• Louis I of Viennois (1397–1415), Dauphin of Viennois, Count of Diois and Valentinois, Duke of Guyenne, ruled the Dauphiné as sixth Dauphin of France (1401–1415)
  • John IV of Viennois (1398–1417), Dauphin of Viennois, Count of Diois and Valentinois, Duke of Touraine, ruled the Dauphiné as seventh Dauphin of France (1415–1417)
  • Charles V of Viennois (1403–1461), also king of France as Charles VII, Dauphin of Viennois, Count of Diois, Valentinois and Ponthieu, ruled the Dauphiné as eighth Dauphin of France (1417–1422) and as king of France/King of Bourges (1422–1423/1429)
  • Louis II of Viennois[10] (1423–1483), also king of France as Louis XI, Dauphin of Viennois, Count of Diois and Valentinois, ruled the Dauphiné as ninth Dauphin of France (1423/1429–1461) and as king of France (1461–1466)

Members of the House of Borgia

After the death of Cesar Borgia, the Duchy became a part of the French Royal domain as a part of the Dauphiné. It is now the capital of the Drôme department within the Auvergne-Rhône-Alpes region.

References[edit]

  1. ^ "PROVENCE". 
  2. ^ Charles Cowley. Foundation for Medieval Genealogy. "Comtes du Valence, Geilin", 1. fmg.ac
  3. ^ James R. Briscoe. New Historical Anthology of Music by Women. Volume 1. p. 21. Edited by: James R. Briscoe. Indiana University Press, Bloomignton, IN, USA. ISBN 0-253-21683-4
  4. ^ Catherine Léglu, Rebecca Rist, Claire Taylor. The Cathars and the Albigensian Crusade: Sourcebook. p. 13. Printed by: Routledge, Taylor and Francis Group, London, 2014. ISBN 978-0-415-73688-6
  5. ^ Knowledge, Society for the Difussion of Useful (1 January 1838). "The Penny Cyclopaedia of the Society for the Difussion of Useful Knowledge". Charles Knight – via Google Books. 
  6. ^ D. Dudley Stutz. Papal Legates Against the Albigensians: The Debts of the Church of Valence (1215–1250). doi: 10.1353/trd.2013.0003.
  7. ^ Frachette (1998), p. 34
  8. ^ "Valence". Catholic Encyclopedia. Newadvent.org. 
  9. ^ Charity Scott-Stokes, Chris Given-Wilson. "Cantuariensis". The Chronicle of Anonymous of Canterbury. p. 83. Edited and translated by: Charity Scott-Stokes, Chris Given-Wilson. Oxford University Press. ISBN 978-0-19-929714-6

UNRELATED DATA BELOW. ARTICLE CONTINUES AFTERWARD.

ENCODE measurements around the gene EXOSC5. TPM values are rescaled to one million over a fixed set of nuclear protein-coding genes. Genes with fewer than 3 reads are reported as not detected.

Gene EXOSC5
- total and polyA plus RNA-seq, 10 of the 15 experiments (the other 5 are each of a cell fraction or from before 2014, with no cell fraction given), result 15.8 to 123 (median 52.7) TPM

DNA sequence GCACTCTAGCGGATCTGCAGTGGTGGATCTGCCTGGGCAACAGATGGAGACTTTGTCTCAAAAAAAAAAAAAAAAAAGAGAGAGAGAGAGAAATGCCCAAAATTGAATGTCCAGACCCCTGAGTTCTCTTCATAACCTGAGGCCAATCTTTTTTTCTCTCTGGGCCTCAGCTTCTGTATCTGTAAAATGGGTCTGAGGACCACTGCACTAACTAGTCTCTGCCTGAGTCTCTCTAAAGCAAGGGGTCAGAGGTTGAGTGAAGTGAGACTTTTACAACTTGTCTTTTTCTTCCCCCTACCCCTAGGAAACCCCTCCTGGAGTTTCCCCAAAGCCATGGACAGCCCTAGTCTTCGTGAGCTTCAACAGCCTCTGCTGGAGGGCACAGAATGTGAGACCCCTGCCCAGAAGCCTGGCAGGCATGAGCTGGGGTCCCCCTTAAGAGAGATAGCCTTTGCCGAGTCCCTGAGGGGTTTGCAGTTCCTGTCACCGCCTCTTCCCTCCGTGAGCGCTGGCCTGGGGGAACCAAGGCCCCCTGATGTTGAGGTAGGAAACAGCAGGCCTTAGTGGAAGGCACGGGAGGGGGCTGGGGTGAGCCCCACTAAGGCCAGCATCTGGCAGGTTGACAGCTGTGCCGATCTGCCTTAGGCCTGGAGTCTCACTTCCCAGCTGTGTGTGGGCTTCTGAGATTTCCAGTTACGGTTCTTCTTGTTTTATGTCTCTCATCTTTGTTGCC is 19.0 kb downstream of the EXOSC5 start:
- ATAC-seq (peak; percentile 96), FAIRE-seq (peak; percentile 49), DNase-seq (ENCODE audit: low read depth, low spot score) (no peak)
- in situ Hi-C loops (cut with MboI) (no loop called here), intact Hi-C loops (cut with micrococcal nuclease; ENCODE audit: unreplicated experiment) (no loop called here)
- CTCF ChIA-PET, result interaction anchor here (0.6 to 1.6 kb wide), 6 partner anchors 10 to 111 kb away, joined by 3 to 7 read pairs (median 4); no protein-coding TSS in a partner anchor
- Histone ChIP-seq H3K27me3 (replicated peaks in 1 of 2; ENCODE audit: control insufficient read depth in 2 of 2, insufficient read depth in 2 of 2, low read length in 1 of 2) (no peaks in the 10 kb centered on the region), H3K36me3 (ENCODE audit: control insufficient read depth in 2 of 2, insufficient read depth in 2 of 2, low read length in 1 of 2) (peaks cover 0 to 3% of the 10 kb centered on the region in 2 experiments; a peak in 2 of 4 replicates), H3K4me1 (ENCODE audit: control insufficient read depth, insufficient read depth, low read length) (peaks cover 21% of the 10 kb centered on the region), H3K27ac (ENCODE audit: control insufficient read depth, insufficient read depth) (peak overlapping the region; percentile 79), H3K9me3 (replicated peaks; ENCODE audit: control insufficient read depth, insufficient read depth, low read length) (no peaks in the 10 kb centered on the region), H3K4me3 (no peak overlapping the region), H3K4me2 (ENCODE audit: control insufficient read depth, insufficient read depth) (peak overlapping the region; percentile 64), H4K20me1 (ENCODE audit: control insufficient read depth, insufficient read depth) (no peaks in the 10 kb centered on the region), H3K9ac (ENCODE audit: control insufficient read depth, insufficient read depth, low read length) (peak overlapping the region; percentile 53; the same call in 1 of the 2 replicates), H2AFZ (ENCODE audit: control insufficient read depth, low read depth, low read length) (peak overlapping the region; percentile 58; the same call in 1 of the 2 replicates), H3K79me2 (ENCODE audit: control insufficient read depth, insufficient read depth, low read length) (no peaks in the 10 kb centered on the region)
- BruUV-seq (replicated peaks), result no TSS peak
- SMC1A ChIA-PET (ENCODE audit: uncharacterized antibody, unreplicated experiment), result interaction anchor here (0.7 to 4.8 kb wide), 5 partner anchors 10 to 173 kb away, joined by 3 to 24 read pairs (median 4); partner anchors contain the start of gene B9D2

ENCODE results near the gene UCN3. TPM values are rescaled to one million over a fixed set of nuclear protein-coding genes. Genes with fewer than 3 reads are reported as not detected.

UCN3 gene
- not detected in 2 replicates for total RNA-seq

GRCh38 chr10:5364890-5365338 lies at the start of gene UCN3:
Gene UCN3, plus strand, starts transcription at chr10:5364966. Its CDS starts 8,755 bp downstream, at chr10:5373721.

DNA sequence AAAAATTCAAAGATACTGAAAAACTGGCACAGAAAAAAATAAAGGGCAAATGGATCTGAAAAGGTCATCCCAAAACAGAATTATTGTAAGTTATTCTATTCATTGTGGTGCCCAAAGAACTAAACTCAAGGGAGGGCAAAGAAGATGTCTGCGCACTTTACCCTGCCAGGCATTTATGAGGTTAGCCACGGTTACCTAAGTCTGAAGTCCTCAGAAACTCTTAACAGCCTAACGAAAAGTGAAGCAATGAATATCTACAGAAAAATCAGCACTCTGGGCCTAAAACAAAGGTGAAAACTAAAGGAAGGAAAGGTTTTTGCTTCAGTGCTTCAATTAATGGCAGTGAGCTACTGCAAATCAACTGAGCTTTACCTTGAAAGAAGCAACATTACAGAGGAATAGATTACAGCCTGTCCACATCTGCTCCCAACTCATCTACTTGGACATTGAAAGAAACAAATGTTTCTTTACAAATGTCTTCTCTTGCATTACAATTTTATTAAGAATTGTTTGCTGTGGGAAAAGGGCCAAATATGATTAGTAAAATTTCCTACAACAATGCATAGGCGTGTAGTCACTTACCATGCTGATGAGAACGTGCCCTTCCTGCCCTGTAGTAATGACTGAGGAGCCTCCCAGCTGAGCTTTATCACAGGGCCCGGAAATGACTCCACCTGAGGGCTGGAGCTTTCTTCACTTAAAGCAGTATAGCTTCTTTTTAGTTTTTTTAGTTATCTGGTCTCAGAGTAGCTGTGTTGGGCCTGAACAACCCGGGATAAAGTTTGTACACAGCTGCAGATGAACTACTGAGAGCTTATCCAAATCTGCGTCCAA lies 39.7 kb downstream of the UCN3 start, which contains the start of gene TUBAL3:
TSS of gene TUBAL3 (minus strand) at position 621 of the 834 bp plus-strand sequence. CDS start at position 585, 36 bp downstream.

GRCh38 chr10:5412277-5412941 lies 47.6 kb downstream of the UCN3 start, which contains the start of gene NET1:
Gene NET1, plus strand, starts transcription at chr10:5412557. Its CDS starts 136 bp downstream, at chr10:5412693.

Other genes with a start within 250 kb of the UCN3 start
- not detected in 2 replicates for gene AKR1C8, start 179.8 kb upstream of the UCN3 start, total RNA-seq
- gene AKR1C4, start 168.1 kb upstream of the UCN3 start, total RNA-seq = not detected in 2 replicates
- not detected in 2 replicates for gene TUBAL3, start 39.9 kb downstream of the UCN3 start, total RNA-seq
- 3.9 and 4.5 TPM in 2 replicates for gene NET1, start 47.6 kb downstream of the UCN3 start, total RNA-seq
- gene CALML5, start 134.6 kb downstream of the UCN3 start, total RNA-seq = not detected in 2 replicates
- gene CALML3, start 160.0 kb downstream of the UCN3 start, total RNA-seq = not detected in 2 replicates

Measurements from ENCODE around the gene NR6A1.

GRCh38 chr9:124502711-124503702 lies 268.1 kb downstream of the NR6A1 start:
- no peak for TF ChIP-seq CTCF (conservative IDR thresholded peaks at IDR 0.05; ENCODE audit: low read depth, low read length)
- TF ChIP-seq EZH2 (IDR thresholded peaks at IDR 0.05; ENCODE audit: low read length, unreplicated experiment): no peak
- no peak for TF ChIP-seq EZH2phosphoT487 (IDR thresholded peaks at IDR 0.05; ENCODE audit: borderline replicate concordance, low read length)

10. ^ Hastings Rashdall. The Universities of Europe in the Middle Ages: Volume 2, Part 1, Italy ...Incise 14, Valence, Pag, 200. Cambridge Library Collection, Cambridge University Press, 1985. ISBN 978-1-108-01811-1
  11. ^ L. William, George, Papal Genealogy, The Families of Renaissance Popes. p. 217. McFarland and Company Inc, Publishers, Jefferson, North Carolina, and London. ISBN 0-7864-2071-5, 1998, 2004.
  12. ^ L. William, George, Papal Genealogy, The Families of Renaissance Popes. p. 61. McFarland and Company Inc, Publishers, Jefferson, North Carolina, and London. ISBN 0-7864-2071-5, 1998, 2004 (Borgia)
  13. ^ "D. Rodrigo de Borja (Alejandro VI). Sus hijos y descendientes / Manuel Oliver - Biblioteca Virtual Miguel de Cervantes". Biblioteca Virtual Miguel de Cervantes. 

Sources[edit]

  • Linskill, Joseph. "An Enigmatic Poem of Raimbaut de Vaqueiras". The Modern Language Review, 53:3 (1958), p. 355–63.

Further reading[edit]

  • Chevalier, Jules. Mémoires pour servir à l'histoire des comtés de Valentinois et de Diois. Paris: 1897.
  • Duchesne, André. Histoire généalogique des comtes de Valentinois et de Diois. Paris: 1628.